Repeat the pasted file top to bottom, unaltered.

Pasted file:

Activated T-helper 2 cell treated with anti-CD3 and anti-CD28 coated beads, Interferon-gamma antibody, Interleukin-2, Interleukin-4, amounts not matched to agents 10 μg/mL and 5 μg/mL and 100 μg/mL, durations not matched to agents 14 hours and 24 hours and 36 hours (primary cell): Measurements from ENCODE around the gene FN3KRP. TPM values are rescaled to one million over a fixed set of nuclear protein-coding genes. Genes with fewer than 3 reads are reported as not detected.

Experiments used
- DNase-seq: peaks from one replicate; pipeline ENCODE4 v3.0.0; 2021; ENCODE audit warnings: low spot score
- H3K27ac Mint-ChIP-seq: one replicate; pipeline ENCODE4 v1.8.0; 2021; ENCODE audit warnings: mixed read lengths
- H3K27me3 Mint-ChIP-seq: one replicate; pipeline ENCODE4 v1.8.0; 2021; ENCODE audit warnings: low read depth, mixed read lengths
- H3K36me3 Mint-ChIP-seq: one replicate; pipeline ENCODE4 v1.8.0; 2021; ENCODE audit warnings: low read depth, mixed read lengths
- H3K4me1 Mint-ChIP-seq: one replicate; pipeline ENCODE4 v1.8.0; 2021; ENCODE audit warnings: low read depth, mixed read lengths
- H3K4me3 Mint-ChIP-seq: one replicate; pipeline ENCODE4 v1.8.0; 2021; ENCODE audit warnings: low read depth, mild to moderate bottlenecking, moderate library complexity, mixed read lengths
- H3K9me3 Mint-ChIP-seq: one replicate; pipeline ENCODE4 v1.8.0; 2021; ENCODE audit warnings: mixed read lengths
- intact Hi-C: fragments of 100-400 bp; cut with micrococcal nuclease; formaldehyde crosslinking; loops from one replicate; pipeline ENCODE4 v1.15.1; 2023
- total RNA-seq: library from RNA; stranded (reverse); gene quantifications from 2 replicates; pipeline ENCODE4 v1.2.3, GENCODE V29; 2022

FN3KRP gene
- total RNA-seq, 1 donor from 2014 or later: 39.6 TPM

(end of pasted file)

Activated T-helper 2 cell treated with anti-CD3 and anti-CD28 coated beads, Interferon-gamma antibody, Interleukin-2, Interleukin-4, amounts not matched to agents 10 μg/mL and 5 μg/mL and 100 μg/mL, durations not matched to agents 14 hours and 24 hours and 36 hours (primary cell): Measurements from ENCODE around the gene FN3KRP. TPM values are rescaled to one million over a fixed set of nuclear protein-coding genes. Genes with fewer than 3 reads are reported as not detected.

Experiments used
- DNase-seq: peaks from one replicate; pipeline ENCODE4 v3.0.0; 2021; ENCODE audit warnings: low spot score
- H3K27ac Mint-ChIP-seq: one replicate; pipeline ENCODE4 v1.8.0; 2021; ENCODE audit warnings: mixed read lengths
- H3K27me3 Mint-ChIP-seq: one replicate; pipeline ENCODE4 v1.8.0; 2021; ENCODE audit warnings: low read depth, mixed read lengths
- H3K36me3 Mint-ChIP-seq: one replicate; pipeline ENCODE4 v1.8.0; 2021; ENCODE audit warnings: low read depth, mixed read lengths
- H3K4me1 Mint-ChIP-seq: one replicate; pipeline ENCODE4 v1.8.0; 2021; ENCODE audit warnings: low read depth, mixed read lengths
- H3K4me3 Mint-ChIP-seq: one replicate; pipeline ENCODE4 v1.8.0; 2021; ENCODE audit warnings: low read depth, mild to moderate bottlenecking, moderate library complexity, mixed read lengths
- H3K9me3 Mint-ChIP-seq: one replicate; pipeline ENCODE4 v1.8.0; 2021; ENCODE audit warnings: mixed read lengths
- intact Hi-C: fragments of 100-400 bp; cut with micrococcal nuclease; formaldehyde crosslinking; loops from one replicate; pipeline ENCODE4 v1.15.1; 2023
- total RNA-seq: library from RNA; stranded (reverse); gene quantifications from 2 replicates; pipeline ENCODE4 v1.2.3, GENCODE V29; 2022

FN3KRP gene
- total RNA-seq, 1 donor from 2014 or later: 39.6 TPM